• 5.
    Rohani, Camelia
    et al.
    Karolinska Inst, Stockholm, Sweden.
    Abedi, Heidar-Ali
    Isfahan Univ Med Sci, Esfahan, Iran.
    Langius-Eklöf, Ann
    Örebro University, School of Health and Medical Sciences.
    Use of Structural Equation Modeling to Test the Construct Validity of the Iranian SF-12 Health Survey Version 2 (SF-12v2)2010In: Quality of Life Research, ISSN 0962-9343, E-ISSN 1573-2649, Vol. 19, p. 28-29Article in journal (Refereed)
  • 6.
    Sluys, Kerstin
    et al.
    Röda Korsets Högskola, Avdelningen Teknik och Välfärd, Huddinge, Sweden.
    Lannge, Margaretha
    Department of Pediatric Emergency Surgery, Astrid Lindgrens’ Children’s Hospital, Karolinska University Hospital, Stockholm, Sweden.
    Iselius, Lennart
    Department of Molecular Medicine and Surgery, Karolinska Institutet, Solna, Sweden.
    Eriksson, Lars E.
    Department of Neurobiology, Care Sciences and Society, Karolinska Institutet; Department of Infectious Diseases Karolinska University Hospital, Huddinge; School of Health Sciences, City University London, UK.
    Six years beyond pediatric trauma: child and parental ratings of children’s health-related quality of life in relation to parental mental health2015In: Quality of Life Research, ISSN 0962-9343, E-ISSN 1573-2649, Vol. 24, no 11, p. 2689-2699Article in journal (Refereed)
    Abstract [en]

    Purpose

    To examine the relationship between child self-report and parent proxy report of health-related quality of life (HRQL) and how parents’ mental health status relates to the HRQL ratings 6 years after minor to severe injury of the child.

    Materials and methods

    This cross-sectional cohort study was performed at a regional pediatric trauma center in Stockholm, Sweden. The PedsQL 4.0 versions for ages 5–7, 8–12, and 13–18 years were completed by 177 child–parent dyads 6 years after injury to the child. The parents also rated their own mental health through the mental health domain (MH) in the SF-36 Health Survey.

    Results

    The children’s median age was 13 years (IQR 10–16 years), 54 % were males, and the median ISS was 5 (IQR 2–9). Most of the parents were female (77 %), born in Sweden (79 %), and half had university degrees. There was no statistically significant difference between child self-report and parent proxy report in any of the PedsQL 4.0 scales or summary scales. The levels of agreement between child self-report and parent proxy reports were excellent (ICC ≥ 0.80) for all scales with the exception of emotional functioning (ICC 0.53) which also was the scale with the lowest internal consistency in child self-report (α 0.60). Multiple regression analyses showed that worse parental mental health status correlated with worse child self-report and parent proxy report of children’s HRQL.

    Conclusions

    Children and their parents’ reports on child’s HRQL were in agreement. Decreased mental health in parents was associated with lower scores on parent proxy reports and child self-reports of HRQL after injury. The current investigation highlights the possible relationship between parent’s mental health status and children’s HRQL long after an injury, which should be considered in future investigations and in clinical care.

  • 7.
    Van Damme, Lore
    et al.
    Department of Special Education, Ghent University, Ghent, Belgium .
    Colins, Olivier F.
    Curium-Leiden University Medical Centre, Oegstgeest, Netherlands .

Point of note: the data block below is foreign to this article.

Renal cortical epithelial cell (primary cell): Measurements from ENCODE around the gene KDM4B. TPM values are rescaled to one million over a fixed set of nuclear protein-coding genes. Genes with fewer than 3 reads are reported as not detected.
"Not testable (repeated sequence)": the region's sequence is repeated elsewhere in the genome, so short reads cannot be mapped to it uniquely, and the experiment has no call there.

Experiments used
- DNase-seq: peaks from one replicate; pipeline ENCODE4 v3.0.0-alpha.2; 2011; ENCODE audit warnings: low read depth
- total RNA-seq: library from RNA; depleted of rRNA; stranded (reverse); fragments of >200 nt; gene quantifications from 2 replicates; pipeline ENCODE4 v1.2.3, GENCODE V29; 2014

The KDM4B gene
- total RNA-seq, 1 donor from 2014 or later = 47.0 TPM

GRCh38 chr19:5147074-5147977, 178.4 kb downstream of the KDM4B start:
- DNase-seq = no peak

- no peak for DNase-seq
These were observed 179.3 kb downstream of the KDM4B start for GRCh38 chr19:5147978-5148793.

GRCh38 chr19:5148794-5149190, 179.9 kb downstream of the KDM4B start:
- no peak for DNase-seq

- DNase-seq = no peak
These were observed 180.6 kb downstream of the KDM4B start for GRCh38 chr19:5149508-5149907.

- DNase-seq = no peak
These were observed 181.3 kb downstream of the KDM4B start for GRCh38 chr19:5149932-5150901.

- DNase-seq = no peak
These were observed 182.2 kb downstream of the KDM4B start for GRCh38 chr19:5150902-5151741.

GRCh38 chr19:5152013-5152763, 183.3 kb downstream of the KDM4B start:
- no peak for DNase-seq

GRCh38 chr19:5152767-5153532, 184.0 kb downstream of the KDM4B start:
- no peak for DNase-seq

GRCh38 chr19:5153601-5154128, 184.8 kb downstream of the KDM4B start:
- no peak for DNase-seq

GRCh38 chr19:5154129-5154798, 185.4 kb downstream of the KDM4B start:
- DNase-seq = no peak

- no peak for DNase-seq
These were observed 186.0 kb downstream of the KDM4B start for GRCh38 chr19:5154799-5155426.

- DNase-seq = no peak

De Maeyer, Jessica
    Department of Special Education, University College Ghent, Ghent, Belgium .
    Vermeiren, Robert
    Curium-Leiden University Medical Centre, Oegstgeest, Netherlands .
    Vanderplasschen, Wouter
    Department of Special Education, Ghent University, Ghent, Belgium .
    Girls' quality of life prior to detention in relation to psychiatric disorders, trauma exposure and socioeconomic status2015In: Quality of Life Research, ISSN 0962-9343, E-ISSN 1573-2649, Vol. 24, no 6, p. 1419-1429Article in journal (Refereed)
    Abstract [en]

    Purpose: Practice and research on detained girls has mainly been problem oriented, overlooking these minors' own perspective on and satisfaction with life. The aim of this study was to examine how girls evaluate multiple domains of quality of life (QoL) and how each domain is affected by psychiatric (co)morbidity, trauma, and socioeconomic status (SES).

    Methods An abbreviated version of the World Health Organization (WHO) QoL Instrument was used to assess the girls' (N = 121; M age  = 16.28) QoL prior to detention. This self-report questionnaire consists of two benchmark items referring to their overall QoL and health, and 24 remaining items measuring their QoL regarding four domains (physical health, psychological health, social relationships, and environment). The Diagnostic Interview Schedule for Children-IV was used to assess the past-year prevalence of psychiatric disorders and life-time trauma exposure.

    Results: Detained girls perceived their QoL almost as good as the 12- to 20-year-olds from the WHO's international field trial on all but one domain (i.e., psychological health). They were most satisfied with their social relationships and least satisfied with their psychological health. Psychiatric disorders, trauma, and low SES were distinctively and negatively related to various domains of QoL. The girls' psychological health was most adversely affected by psychosocial and socioeconomic problems, while these variables had an almost negligible impact on their satisfaction with their social relationships.

    Conclusions: The particularity of each domain of QoL supports a multidimensional conceptualization of QoL. Regarding treatment, psychological health appears as a domain of major concern, while social relationships might serve as a source of resilience.

1 - 7 of 7
CiteExportLink to result list
Permanent link
Cite
Citation style
  • apa
  • ieee
  • modern-language-association-8th-edition
  • vancouver
  • Other style
More styles
Language
  • de-DE
  • en-GB
  • en-US
  • fi-FI
  • nn-NO
  • nn-NB
  • sv-SE
  • Other locale
More languages
Output format
  • html
  • text
  • asciidoc
  • rtf